On October 9 2018, Ireland's Minister for Finance, Public Expenditure and Reform Paschal Donohoe announced budget 2019. On October 18 2018, the draft legislation to implement the budget was published. In furtherance of Ireland's obligations under the EU Anti-Tax Avoidance Directive (ATAD), Donohoe announced the introduction of a new controlled foreign companies (CFC) regime and an ATAD-compliant exit charge. The exit charge took effect from October 10 2018 and the CFC rules will apply to accounting periods beginning on or after January 1 2019.
Introduction of CFC rules
Under the new CFC rules a company will be regarded as a CFC if: (a) it is not resident in Ireland; and (b) it is under the control of an Irish resident company (or companies). A CFC charge will only arise to the extent that:
- The CFC has undistributed income; and
- The CFC generates income by reference to activities carried on in Ireland.
Even if a CFC has undistributed income generated by reference to activities carried on in Ireland it will not automatically follow that a CFC charge will arise if the same arrangements in respect of the Irish activities would be entered into by parties acting at arm's length. Equally, no CFC charge will arise if:
- The essential purpose of the arrangements is not to obtain a tax advantage;
- The arrangements are subject to Irish transfer pricing rules; or
- The arrangements are not non-genuine.
In cases where a CFC charge does arise, it must be calculated in accordance with transfer pricing principles and should reflect the amount that the CFC would have paid a third party for the Irish activities on which it relies to generate income. The amount upon which the charge is calculated is capped by reference to the undistributed income of the CFC.
The CFC charge is applied at the Irish corporation tax rates (12.5% to the extent the profits of the CFC are generated by trading activities and 25% in all other cases). Credit will be given for foreign tax paid by the CFC on its income and CFC charges imposed by other countries by reference to the profits of the CFC.
The draft legislation permits a one year period of grace for newly acquired foreign subsidiaries of Irish companies and contains a number of other exemptions including:
- An effective tax rate exemption (if the tax paid by the CFC in its place of residence is more than half of the tax that would have been paid in Ireland had the CFC been Irish tax resident, no CFC charge will apply);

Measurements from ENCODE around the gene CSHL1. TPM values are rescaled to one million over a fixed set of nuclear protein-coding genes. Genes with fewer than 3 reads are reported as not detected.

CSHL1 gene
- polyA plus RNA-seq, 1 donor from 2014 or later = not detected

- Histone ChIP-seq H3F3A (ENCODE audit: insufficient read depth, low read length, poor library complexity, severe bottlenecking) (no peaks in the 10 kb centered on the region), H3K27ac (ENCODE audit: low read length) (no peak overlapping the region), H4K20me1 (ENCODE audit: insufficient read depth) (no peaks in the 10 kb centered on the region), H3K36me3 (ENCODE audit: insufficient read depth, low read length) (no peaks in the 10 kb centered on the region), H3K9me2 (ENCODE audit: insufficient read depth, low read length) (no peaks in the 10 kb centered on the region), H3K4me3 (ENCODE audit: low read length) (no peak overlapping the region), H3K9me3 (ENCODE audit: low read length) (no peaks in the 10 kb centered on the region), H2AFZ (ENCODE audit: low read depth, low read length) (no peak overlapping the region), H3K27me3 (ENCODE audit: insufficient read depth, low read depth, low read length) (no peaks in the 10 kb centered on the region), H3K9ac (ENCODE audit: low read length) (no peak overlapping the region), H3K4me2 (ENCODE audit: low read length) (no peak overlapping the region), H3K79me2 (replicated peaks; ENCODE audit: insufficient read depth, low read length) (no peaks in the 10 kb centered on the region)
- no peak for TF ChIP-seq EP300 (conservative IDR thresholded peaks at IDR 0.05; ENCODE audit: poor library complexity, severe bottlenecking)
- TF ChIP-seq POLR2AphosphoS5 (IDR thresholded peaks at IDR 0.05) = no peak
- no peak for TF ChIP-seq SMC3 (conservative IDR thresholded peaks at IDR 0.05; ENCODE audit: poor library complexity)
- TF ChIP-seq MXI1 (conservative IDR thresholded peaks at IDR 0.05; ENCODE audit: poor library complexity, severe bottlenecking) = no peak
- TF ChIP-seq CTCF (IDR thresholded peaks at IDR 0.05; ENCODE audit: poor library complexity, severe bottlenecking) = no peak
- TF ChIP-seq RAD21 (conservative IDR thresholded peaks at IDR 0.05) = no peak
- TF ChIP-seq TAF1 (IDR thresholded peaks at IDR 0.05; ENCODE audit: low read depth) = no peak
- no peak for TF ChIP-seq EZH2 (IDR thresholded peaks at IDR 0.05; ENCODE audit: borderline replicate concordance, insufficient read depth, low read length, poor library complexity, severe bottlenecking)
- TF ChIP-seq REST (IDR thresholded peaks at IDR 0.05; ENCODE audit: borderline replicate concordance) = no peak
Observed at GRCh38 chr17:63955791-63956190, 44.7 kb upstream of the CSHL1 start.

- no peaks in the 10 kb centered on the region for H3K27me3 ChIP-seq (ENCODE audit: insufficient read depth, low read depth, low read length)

- A low profit margin exemption (if the accounting profits of the CFC are less than 10% of the operating costs of the CFC, no CFC charge will apply); and
- A low accounting profit exemption (if the accounting profits of the CFC are less than €75,000 ($86,000), no CFC charge will apply. Also, if the accounting profits of the CFC are less than €750,000 and less than €75,000 of those profits are generated from non-trading activities, no CFC charge will apply).
New ATAD-compliant exit charge
The exit charge was not anticipated to be introduced until January 1 2020 (as required by the ATAD) and the early implementation came as a surprise to many. However, the government considered that the early introduction of the charge provides certainty to businesses that are located in, or considering investing in, Ireland.
The exit tax is charged at 12.5% and applies to the unrealised capital gain inherent in assets where:
- A company migrates its place of residence from Ireland to any other jurisdiction; or
- Assets or a business of an Irish permanent establishment (PE) are allocated from the PE back to head office or to a PE in another jurisdiction. This limb of the charge only applies in respect of companies that are resident in an EU member state other than Ireland.
The exit charge does not apply to assets that remain within the Irish tax charge. The exit charge may be deferred and, in such circumstances, is payable in six instalments. If the exit charge is unpaid, Revenue may pursue any other Irish resident group company or a director who has a controlling interest in the company that is subject to the charge.
Comment and next steps
The Finance Bill, which will implement budget 2019, has been put before the Irish Parliament, where it may be subject to further amendment before it is enacted into law (which is expected to occur before the end of 2018). It is expected that the legislation will be supplemented by Revenue guidance in due course.